Actual Bodily Harm (ABH, s47) explained.

Being accused of any crime is stressful, but being accused of assaulting someone can lead to damage to reputation as well as consequences for current or future employment. Our specialist ABH solicitors explain actual bodily harm and strategies for defending these cases.

Metropolitan police from behind

ABH (Actual Bodily Harm) Section 47 Assault

ABH is an offence for which a prison sentence is possible, but less likely to be given.

This is assault resulting in harm such as scratches, bruises etc. The only intention required is to want to apply unlawful force. Intention to cause an injury is not necessary to convict someone of this offence. So, for example, if a defendant pushes someone in an argument and that person then hits their head on a wall causing injury, even though there was no intention to cause the injury, the offence is made out as the intention to push the person is enough to show the application of unlawful force.

The maximum sentence for ABH is 5 years, and this offence can be dealt with in the Magistrates Court or the Crown Court. In reality, defendants will rarely receive sentences anywhere near 5 years for this offence, and defendants with no previous convictions will often not receive prison sentences.

However, even if prison is not an option, the damage caused to a defendant convicted of ABH can impact their employment and their reputation.

Defences to Offences of Violence and Strategy

Often self-defence or pre-emptive attack are defences advanced in these cases. A pre-emptive attack is when a defendant believes that they are going to be attacked, so throw the first punch. ABH solicitors are able to determine whether these defences can be used, as the law in relation to self-defence is quite complicated and will only succeed where a defendant has used 'reasonable force'.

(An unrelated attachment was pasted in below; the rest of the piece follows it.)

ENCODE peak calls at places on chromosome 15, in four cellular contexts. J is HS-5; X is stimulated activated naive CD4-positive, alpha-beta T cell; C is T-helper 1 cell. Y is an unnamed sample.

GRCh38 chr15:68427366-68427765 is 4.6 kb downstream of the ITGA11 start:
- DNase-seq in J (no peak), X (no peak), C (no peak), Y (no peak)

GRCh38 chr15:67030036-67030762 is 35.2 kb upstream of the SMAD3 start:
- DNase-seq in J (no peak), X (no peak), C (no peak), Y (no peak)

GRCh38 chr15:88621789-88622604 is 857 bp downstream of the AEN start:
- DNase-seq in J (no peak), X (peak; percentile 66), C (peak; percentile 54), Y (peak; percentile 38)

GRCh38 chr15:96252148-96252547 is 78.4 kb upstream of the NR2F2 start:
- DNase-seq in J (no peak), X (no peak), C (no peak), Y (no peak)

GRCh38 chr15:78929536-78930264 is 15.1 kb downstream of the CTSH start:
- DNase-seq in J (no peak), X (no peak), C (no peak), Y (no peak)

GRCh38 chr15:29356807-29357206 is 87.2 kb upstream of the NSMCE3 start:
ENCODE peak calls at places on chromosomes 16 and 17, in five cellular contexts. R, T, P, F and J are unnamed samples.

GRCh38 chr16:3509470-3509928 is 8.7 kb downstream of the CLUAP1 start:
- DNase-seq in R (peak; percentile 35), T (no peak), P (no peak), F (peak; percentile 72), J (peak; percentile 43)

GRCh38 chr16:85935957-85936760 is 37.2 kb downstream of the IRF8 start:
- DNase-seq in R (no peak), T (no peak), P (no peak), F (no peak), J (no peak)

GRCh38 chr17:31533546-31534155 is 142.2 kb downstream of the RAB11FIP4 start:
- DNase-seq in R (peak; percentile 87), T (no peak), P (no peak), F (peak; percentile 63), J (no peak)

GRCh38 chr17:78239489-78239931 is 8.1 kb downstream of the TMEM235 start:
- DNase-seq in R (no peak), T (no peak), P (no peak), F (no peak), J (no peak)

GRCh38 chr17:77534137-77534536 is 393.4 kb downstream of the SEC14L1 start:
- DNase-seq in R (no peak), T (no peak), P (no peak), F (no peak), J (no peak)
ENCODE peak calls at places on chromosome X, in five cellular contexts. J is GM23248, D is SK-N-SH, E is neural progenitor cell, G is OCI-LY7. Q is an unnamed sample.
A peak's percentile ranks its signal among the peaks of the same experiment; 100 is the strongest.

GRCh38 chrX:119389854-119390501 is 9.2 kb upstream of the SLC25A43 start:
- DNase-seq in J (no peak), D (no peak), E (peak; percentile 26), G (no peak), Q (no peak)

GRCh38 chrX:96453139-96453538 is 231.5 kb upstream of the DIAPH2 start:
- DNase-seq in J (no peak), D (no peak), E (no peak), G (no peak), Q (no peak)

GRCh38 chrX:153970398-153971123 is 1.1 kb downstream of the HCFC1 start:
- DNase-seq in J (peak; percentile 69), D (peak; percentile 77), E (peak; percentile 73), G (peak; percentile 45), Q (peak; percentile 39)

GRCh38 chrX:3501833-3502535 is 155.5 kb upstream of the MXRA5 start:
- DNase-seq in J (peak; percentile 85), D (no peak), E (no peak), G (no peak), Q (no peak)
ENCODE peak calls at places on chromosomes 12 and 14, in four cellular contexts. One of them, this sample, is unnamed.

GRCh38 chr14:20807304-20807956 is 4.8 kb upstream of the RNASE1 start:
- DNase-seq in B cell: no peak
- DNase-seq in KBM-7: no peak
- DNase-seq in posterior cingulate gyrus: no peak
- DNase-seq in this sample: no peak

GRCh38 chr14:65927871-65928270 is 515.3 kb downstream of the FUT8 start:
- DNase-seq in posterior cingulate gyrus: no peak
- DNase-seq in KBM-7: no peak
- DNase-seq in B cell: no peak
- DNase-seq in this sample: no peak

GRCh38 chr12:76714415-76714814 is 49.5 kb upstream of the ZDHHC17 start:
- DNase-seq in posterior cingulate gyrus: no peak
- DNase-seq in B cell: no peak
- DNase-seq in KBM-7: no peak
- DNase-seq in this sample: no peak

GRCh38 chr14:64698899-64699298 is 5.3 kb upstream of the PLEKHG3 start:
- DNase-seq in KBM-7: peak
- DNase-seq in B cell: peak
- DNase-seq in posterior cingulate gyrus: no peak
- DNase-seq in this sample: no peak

It is important in ABH cases to seek free legal advice from an ABH solicitor from the outset. Any comments made in a police interview can impact not only the charging decision but also the defence case as a whole. 

Defendants that have no previous convictions could be eligible for a police caution, but there are still consequences of this depending on what they do for a living.

Challenging the medical evidence is important as the police will often charge a defendant with ABH without any supporting medical evidence   People often exaggerate injuries or even attribute other injuries to the alleged assault. It is therefore imperative that ABH solicitors obtain independent medical opinions, so this can be challenged.

Challenging this evidence at the outset can often result in a lesser charge such as common assault, which is an offence that can only be dealt with in the Magistrates Court and rarely results in a prison sentence.

In a so-called ‘big brother’ society, CCTV is almost everywhere. The quality of that CCTV varies and in assault cases, there is normally some form of CCTV evidence.  The police will form their own view of what is shown on the CCTV, but that is their opinion and a defendant needs to be able to consider this evidence in detail with their ABH solicitor and experts used where required.

Quite often in these cases, there is alcohol involved and the ABH solicitor will need to examine what was said by those making the allegation including eyewitnesses at the time and whether this differs from the statement they subsequently provide to the police.

Each case is different, but anyone arrested for an offence of ABH should immediately request free legal advice from a specialist ABH solicitor.